Saturday, 22 October 2011

Goodnight, sweet prince (and princess, and everyone)

I said yesterday that the trap's solitary Yellow-line Quaker might have a special distinction, but I am afraid that it hasn't. What I had in mind was that for all its modesty, it looked like being the Last Moth On the Blog This Year.

Nope. It got warmer last night and was clearly going to be dry and so I lit the lamp once again and Lo!, the tired, the poor, the huddled masses yearning to breathe free, or at any rate the moths, turned out in force. Loveliest among them was the Feathered Thorn, above, closely followed by a Blair's Shoulder-knot, below, and these two little carpets, Red-green and Spruce I am fairly sure, on the left.

But that is it, for now. See you next year (although, as in 2009-10, I may have the occasional sesh in the winter months). Thanks for all the comments, wisdom and many, many corrections. I do this for my own weird pleasure, but this year I discovered Blogspot's 'Stats' and was astonished and delighted at the range of countries from which people have fluttered on to this site: Mongolia, Argentina, South Korea, Ukraine, Iran. Truly the world-wide web, and if we can all unite in a common interest in moths, hooray. Here's another pic of the Feathered Thorn to help that process on.

Talking of which, I will leave you with a Thought about Why moths rather than butterflies, whose beauty is obvious and irresistible and comes without the worries about hairiness, night-flying and crawling into ears which wrongly attach to moths. Thanks to Penny's recent laundry of our nice, bright Sri Lankan napkins, I herewith present it in picture form.

First, here is how people see butterflies:

Second, here is how most people see moths:

Third, here is how moths really are, when you take the time and trouble to get to know them:

Subtle, pastel shades worthy of Laura Ashley, eh? Or the paintings of my talented American pal, Sarah Meredith.

Farewell for now, then. Happy Christmas, Hanukkah, Diwali, Eid and everything else, and see you in April.

Friday, 21 October 2011

Frosty reception

We've had the first frost of autumn and guess how many moths there were in the trap? 'None' was Penny's first stab, followed by 'Three?' The answer lies between. There was just one, this demure little Yellow-line Quaker which had a dozen or more eggboxes all to itself. It reminded me of an episode long ago when I decided to take a late autumn break and found myself the only person on a package tour of Iceland.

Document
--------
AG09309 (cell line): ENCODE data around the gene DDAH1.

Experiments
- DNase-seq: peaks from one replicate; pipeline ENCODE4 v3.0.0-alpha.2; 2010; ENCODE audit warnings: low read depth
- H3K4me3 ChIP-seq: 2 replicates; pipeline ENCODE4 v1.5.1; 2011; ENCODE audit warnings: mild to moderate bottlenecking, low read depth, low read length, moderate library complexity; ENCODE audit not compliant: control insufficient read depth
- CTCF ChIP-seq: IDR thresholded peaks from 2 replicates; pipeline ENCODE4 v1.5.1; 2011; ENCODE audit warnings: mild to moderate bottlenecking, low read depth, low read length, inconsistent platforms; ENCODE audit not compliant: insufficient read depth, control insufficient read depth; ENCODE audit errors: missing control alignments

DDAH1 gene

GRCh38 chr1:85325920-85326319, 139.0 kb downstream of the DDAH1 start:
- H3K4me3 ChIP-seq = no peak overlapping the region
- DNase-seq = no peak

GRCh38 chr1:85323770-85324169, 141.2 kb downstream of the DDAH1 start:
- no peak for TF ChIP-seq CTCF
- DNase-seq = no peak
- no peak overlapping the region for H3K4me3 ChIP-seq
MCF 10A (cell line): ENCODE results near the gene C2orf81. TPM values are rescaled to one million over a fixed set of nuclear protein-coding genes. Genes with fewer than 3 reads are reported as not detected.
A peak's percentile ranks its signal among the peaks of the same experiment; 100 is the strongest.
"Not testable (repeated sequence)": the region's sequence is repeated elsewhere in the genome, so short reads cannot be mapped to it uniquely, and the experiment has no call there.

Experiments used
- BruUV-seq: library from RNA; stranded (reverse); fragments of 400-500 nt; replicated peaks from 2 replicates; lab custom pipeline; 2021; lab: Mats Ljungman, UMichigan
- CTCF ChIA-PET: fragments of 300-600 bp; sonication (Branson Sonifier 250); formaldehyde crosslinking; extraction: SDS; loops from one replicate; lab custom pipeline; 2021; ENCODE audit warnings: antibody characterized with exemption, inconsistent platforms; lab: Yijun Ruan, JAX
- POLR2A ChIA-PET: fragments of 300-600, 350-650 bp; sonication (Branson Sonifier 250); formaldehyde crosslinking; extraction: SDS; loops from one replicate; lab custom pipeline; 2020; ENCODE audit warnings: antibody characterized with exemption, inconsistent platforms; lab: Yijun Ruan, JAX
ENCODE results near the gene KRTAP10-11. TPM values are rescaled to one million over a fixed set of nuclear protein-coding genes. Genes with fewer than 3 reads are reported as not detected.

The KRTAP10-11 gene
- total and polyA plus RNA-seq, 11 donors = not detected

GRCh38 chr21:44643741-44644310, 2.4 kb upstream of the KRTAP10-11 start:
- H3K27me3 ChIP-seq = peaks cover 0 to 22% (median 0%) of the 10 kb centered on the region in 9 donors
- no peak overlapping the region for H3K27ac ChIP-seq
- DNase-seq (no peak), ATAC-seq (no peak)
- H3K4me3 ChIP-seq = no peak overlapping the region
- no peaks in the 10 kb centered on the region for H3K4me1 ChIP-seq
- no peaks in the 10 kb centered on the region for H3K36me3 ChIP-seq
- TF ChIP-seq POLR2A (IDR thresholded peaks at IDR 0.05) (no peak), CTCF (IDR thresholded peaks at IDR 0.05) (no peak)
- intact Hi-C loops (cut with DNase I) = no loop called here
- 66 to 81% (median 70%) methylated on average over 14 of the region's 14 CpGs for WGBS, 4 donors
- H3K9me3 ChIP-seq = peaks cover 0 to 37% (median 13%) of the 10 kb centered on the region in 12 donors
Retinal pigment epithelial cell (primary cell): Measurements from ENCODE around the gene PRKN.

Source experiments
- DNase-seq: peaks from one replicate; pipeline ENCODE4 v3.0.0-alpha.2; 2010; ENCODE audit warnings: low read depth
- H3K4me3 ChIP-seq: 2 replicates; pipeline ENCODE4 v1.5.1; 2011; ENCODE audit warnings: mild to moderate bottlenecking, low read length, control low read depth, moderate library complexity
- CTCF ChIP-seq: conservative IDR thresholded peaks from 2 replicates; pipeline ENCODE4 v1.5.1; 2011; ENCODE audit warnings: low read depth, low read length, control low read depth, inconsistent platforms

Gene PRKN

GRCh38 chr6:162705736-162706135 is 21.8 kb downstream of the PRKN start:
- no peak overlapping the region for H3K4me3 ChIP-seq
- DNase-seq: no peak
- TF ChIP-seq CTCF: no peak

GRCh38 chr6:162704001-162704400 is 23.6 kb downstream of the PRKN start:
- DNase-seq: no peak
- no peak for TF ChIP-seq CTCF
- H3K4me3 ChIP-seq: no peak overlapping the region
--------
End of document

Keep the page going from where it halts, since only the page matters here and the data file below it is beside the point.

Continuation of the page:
For all its modesty, reflected in its name, the Yellow-line Quaker is an interesting moth. Apart from over-wintering as an egg on a tree branch, which I've mentioned before, it follows a very gruelling way of life in its earlier stages. When fully-sized, the caterpillar drops from on high into ground foliage like a parachutist whose equipment has failed. I wonder how many die of their injuries. Survivors then dig a small hole, no easy task for a caterpillar, lie in it for several weeks after covering themselves with a mantle of earth or brush, and only then pupate.

They miss the British summer, such as it is, and emerge just as the weather is getting dodgy, to fly until November and lay their eggs for the whole arduous cycle to start again. What is the reason and purpose behind all this? Scientists will have very little idea, I suspect. So much knowledge remains to be revealed.

This particular moth may have another minor distinction which I will reveal tomorrow, if it proves to be the case.

Tuesday, 18 October 2011

News from elsewhere

Dark mornings and the colder weather discourage me from trapping, even though reports continue of unusual migrant moths coming to the UK. Quite why they choose the fag-end of October baffles me, but at least two have had the sense to come north, to Yorkshire.

I mentioned a couple of days ago that these new species had just been added to the county list, and here they are: small but prettily patterned and certainly a good excuse to raise the Yorkshire flag - above, borrowed from the website of Simon Cooke, a Conservative councillor from Cullingworth in the Pennines. The first was caught by my endlessly patient moth-identifier Charlie Fletcher, a GP near Ripon and our West Yorkshire county moth recorder; the second by the light trap at Spurn Point, that curious, crooked finger of land at the mouth of the Humber.

Neither has an English name, unfortunately, so Charlie's (above) is known as Etiella zinckenella, named as long ago as 1832 but first recorded in the UK only in 1989. Its normal habitat stretches from southern Europe to the tropics, so the climate change people may be twitching their antennae.

The arrival at Spurn, which joins a long list of interesting migrants making landfall in the area (where the future King Henry IV also launched his successful invasion of Richard II's kingdom in 1399), is Spoladea recurvalis, named by Fabricius in 1775 but reluctant to visit the UK. The first came in 1951 and about a dozen have been recorded since (one in Scotland, so although the moth is also a mainly tropical one, it has an adventurous streak). Many thanks for both species' pix to the ever-excellent website UK Moths.

I will probably have a final go at the weekend, and study the eggboxes carefully for tiddlers such as these. Who knows? If rarities have arrived at the traps of knowledgable monitors such as Charlie and the Spurn recorders, there must be more around.

Sunday, 16 October 2011

A nocturnal negative

I've proved negatives with the trap on chilly nights before, and I thought this morning that I'd done it again. I put the light out in the same place as on Friday night but much later, at around 11.30pm after a night out. This morning, I thought a slumbering caddis-fly was the only occupant.

Even the very last eggbox seemed to be empty, but as I up-ended it, I saw this sweet little sight. Two forelegs securing a small brown moth to the very tip of one of the cones. Our visitors yesterday were asking me why moths like eggboxes, and this is the reason.